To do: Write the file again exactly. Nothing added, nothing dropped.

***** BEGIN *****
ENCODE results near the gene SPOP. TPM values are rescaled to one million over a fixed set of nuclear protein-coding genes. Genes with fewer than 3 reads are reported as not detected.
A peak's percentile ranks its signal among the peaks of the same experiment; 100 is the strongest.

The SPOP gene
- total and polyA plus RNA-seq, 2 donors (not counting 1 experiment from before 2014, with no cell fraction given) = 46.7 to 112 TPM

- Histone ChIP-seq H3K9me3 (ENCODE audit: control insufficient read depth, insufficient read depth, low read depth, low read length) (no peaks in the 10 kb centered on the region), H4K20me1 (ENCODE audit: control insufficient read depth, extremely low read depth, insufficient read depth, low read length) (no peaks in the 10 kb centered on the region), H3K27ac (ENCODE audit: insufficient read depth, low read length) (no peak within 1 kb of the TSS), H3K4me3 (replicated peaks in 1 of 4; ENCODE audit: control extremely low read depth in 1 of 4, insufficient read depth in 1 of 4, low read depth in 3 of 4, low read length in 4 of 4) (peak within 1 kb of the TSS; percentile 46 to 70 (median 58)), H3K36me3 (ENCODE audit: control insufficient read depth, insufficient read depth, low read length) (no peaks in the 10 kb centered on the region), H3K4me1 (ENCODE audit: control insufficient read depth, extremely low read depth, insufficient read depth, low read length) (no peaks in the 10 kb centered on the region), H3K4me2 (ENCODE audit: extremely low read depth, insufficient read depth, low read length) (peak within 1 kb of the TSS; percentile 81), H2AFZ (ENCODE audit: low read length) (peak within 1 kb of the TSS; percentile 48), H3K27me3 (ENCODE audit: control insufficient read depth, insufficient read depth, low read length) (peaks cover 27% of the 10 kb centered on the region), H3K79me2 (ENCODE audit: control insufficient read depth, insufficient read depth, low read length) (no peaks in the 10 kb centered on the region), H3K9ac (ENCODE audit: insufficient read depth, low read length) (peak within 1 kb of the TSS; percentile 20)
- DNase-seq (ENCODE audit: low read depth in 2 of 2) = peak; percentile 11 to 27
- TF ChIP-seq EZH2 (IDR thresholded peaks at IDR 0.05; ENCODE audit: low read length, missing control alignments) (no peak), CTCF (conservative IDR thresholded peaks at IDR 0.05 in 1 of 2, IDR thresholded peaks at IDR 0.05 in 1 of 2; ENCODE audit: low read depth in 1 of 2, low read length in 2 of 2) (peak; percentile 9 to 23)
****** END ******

ENCODE results near the gene SPOP. TPM values are rescaled to one million over a fixed set of nuclear protein-coding genes. Genes with fewer than 3 reads are reported as not detected.
A peak's percentile ranks its signal among the peaks of the same experiment; 100 is the strongest.

The SPOP gene
- total and polyA plus RNA-seq, 2 donors (not counting 1 experiment from before 2014, with no cell fraction given) = 46.7 to 112 TPM

- Histone ChIP-seq H3K9me3 (ENCODE audit: control insufficient read depth, insufficient read depth, low read depth, low read length) (no peaks in the 10 kb centered on the region), H4K20me1 (ENCODE audit: control insufficient read depth, extremely low read depth, insufficient read depth, low read length) (no peaks in the 10 kb centered on the region), H3K27ac (ENCODE audit: insufficient read depth, low read length) (no peak within 1 kb of the TSS), H3K4me3 (replicated peaks in 1 of 4; ENCODE audit: control extremely low read depth in 1 of 4, insufficient read depth in 1 of 4, low read depth in 3 of 4, low read length in 4 of 4) (peak within 1 kb of the TSS; percentile 46 to 70 (median 58)), H3K36me3 (ENCODE audit: control insufficient read depth, insufficient read depth, low read length) (no peaks in the 10 kb centered on the region), H3K4me1 (ENCODE audit: control insufficient read depth, extremely low read depth, insufficient read depth, low read length) (no peaks in the 10 kb centered on the region), H3K4me2 (ENCODE audit: extremely low read depth, insufficient read depth, low read length) (peak within 1 kb of the TSS; percentile 81), H2AFZ (ENCODE audit: low read length) (peak within 1 kb of the TSS; percentile 48), H3K27me3 (ENCODE audit: control insufficient read depth, insufficient read depth, low read length) (peaks cover 27% of the 10 kb centered on the region), H3K79me2 (ENCODE audit: control insufficient read depth, insufficient read depth, low read length) (no peaks in the 10 kb centered on the region), H3K9ac (ENCODE audit: insufficient read depth, low read length) (peak within 1 kb of the TSS; percentile 20)
- DNase-seq (ENCODE audit: low read depth in 2 of 2) = peak; percentile 11 to 27
- TF ChIP-seq EZH2 (IDR thresholded peaks at IDR 0.05; ENCODE audit: low read length, missing control alignments) (no peak), CTCF (conservative IDR thresholded peaks at IDR 0.05 in 1 of 2, IDR thresholded peaks at IDR 0.05 in 1 of 2; ENCODE audit: low read depth in 1 of 2, low read length in 2 of 2) (peak; percentile 9 to 23)